Afterwards we drove on to the top Bozburun Tepesi for one of the most stunning views of the trip, a view over the entire Dalyan delta including Iztuzu Beach. With the last rays of sunshine we explored an interesting valley north of Köyceğiz. Of course Spur-thighed Tortoise was present as always next to Levant Water Frogs, but we also found a freshly killed Coin-marked Snake.
With twilight we drove towards Dalyan again, checked in into the excellent BC Spa Hotel and had some excellent kebap and fish & chips afterwards. Afterwards we wanted to
visit the same temporary lake as last year, that amazing place with thousands of amphibians including the rather elusive Spadefoot Toad. Arriving at the scene we were horrified to discover that
local farmers built drainage canals, so the lake was just gone. No frogs, no toads, no terrapins. A local restaurant owner told us that there were too many frogs. Nature conservation in Turkey at
28th of February 2014
After the best breakfast of the trip we drove on in the direction of Korkuteli were we went out for some groceries and were I got a lot of admiring looks from the locals, they probably never saw such beautiful rubber boots.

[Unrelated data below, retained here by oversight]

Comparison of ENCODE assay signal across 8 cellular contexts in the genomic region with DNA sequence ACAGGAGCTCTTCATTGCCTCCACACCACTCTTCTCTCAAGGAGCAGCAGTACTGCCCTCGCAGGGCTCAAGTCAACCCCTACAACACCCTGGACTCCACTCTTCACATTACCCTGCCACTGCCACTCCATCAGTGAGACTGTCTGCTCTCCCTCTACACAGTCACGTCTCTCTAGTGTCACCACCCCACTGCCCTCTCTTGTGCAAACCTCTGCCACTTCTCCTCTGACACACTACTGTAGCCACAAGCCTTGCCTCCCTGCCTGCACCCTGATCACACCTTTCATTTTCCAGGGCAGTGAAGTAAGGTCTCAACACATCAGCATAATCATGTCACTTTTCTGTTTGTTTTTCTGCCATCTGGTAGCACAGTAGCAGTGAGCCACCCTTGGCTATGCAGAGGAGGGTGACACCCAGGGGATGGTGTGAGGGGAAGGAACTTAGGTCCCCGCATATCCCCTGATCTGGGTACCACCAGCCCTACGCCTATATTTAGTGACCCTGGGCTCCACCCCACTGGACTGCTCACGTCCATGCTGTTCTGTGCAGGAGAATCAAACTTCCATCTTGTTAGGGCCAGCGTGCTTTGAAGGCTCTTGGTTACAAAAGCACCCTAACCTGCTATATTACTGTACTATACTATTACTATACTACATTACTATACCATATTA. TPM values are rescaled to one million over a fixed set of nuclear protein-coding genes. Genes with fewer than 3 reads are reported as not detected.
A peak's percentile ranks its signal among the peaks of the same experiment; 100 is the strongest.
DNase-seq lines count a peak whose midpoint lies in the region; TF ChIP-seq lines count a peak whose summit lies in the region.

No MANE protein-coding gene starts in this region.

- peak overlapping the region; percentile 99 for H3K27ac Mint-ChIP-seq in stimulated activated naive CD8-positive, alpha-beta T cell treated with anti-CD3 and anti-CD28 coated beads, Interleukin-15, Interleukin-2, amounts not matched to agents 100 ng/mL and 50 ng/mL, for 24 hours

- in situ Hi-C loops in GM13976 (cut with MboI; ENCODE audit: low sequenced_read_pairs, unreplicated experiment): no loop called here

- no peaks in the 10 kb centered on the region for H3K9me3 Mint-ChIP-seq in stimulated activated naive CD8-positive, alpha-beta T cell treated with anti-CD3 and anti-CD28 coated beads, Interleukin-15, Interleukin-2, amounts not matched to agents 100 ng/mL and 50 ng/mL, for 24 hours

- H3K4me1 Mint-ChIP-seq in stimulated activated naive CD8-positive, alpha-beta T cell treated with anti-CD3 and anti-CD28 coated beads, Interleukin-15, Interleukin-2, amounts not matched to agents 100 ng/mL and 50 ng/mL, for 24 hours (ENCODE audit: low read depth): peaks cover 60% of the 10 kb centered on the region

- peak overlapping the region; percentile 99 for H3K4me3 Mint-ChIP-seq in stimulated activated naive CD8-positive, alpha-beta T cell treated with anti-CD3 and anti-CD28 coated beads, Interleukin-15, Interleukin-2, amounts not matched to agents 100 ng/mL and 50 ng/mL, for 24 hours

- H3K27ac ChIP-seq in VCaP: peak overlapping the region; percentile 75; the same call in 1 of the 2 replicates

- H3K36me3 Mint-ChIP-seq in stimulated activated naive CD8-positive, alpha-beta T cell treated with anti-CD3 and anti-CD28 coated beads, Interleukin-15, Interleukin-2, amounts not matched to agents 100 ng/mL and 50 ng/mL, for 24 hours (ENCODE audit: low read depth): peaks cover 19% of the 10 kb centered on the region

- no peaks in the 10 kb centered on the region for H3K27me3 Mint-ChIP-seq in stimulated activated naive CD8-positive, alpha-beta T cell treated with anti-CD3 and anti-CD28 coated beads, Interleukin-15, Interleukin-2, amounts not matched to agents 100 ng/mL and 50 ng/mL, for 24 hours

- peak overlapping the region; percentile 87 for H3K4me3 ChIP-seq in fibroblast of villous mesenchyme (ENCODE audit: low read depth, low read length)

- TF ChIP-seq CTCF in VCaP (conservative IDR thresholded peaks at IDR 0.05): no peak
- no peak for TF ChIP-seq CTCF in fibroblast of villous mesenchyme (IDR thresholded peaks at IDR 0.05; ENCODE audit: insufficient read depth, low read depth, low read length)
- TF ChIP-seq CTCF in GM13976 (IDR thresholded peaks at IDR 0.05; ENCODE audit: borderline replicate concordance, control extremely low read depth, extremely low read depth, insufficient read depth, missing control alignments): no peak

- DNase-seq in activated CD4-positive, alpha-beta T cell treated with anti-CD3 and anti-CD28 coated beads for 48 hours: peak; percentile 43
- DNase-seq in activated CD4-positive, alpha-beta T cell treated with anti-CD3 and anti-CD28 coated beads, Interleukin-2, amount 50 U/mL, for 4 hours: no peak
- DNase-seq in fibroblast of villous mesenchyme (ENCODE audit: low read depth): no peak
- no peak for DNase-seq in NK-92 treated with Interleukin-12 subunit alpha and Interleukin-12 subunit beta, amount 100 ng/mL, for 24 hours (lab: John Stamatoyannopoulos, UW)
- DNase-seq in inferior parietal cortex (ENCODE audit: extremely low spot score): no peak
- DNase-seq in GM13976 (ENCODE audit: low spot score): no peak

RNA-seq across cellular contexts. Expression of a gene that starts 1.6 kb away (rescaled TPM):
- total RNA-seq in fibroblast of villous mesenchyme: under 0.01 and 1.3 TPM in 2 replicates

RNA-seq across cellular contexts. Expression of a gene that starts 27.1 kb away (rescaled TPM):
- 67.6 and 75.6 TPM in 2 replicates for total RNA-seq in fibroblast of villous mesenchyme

First search stop of the day was around Termessos but we weren't able to find any herps there. No problem, the ancient ruined city of Termessos was such an enchanting place. This holds even more true during winter, when there were no leaves on the trees but a ghostly mist hanging around between the pale rocks. Loved it!
In the afternoon we went to the outskirts of Antalya and were more lucky, besides few Anatolian Worm Lizards we also found 3 Antalyan Salamanders (Lyciasalamandra antalyana). After a great dinner at McDonalds we went to Hotel Kapris near the airport and searched in vain for amphibians, but did find 8 juvenile Mediterranean Chameleons.
1st of March 2014
Time to go back home again after an amazing week in this amazing country. Turkey never fails to surprise and is always a guarantee for a special time. We already know that we will come back here. Soon!
Antalyan Salamander (Lyciasalamandra antalyana)
Bille's Salamander (Lyciasalamandra billae)
Fazila's Salamander (Lyciasalamandra fazilae)
Irfan's Salamander (Lyciasalamandra irfani)
Luschan's Salamander (Lyciasalamandra luschani ssp. luschani and basoglui)
Green Toad (Bufo viridis)
Eastern Tree Frog (Hyla orientalis)
Levant Water Frog (Pelophylax bedriagae)
Balkan Terrapin (Mauremys rivulata)
African Softshell Turtle (Trionyx triunguis)
Spur-thighed Tortoise (Testudo graeca)
Anatolian Worm Lizard (Blanus strauchi)
Mediterranean Chameleon (Chamaeleo chamaeleon)
Starred Agama (Laudakia stellio)
Eastern Snake-eyed Skink (Ablepharus budaki)
Levant Skink (Trachylepis aurata)
Glass Lizard (Pseudopus apodus)
Oertzen's Rock Lizard (Anatololacerta oertzeni)
Pamphylian Green Lizard (Lacerta pamphylica)
Balkan Green Lizard (Lacerta trilineata)
Snake-eyed Lacertid (Ophisops elegans)
Worm Snake (Typhlops vermicularis)
Black Whip Snake (Dolichophis jugularis)
Coin-marked Snake (Hemorrhois nummifer)
Grass Snake (Natrix natrix)
Dahl's Whip Snake (Platyceps najadum)
Many thanks to: Wouter Beukema, Sergé Bogaerts, Joachim Nerz and Sebastian Voitel.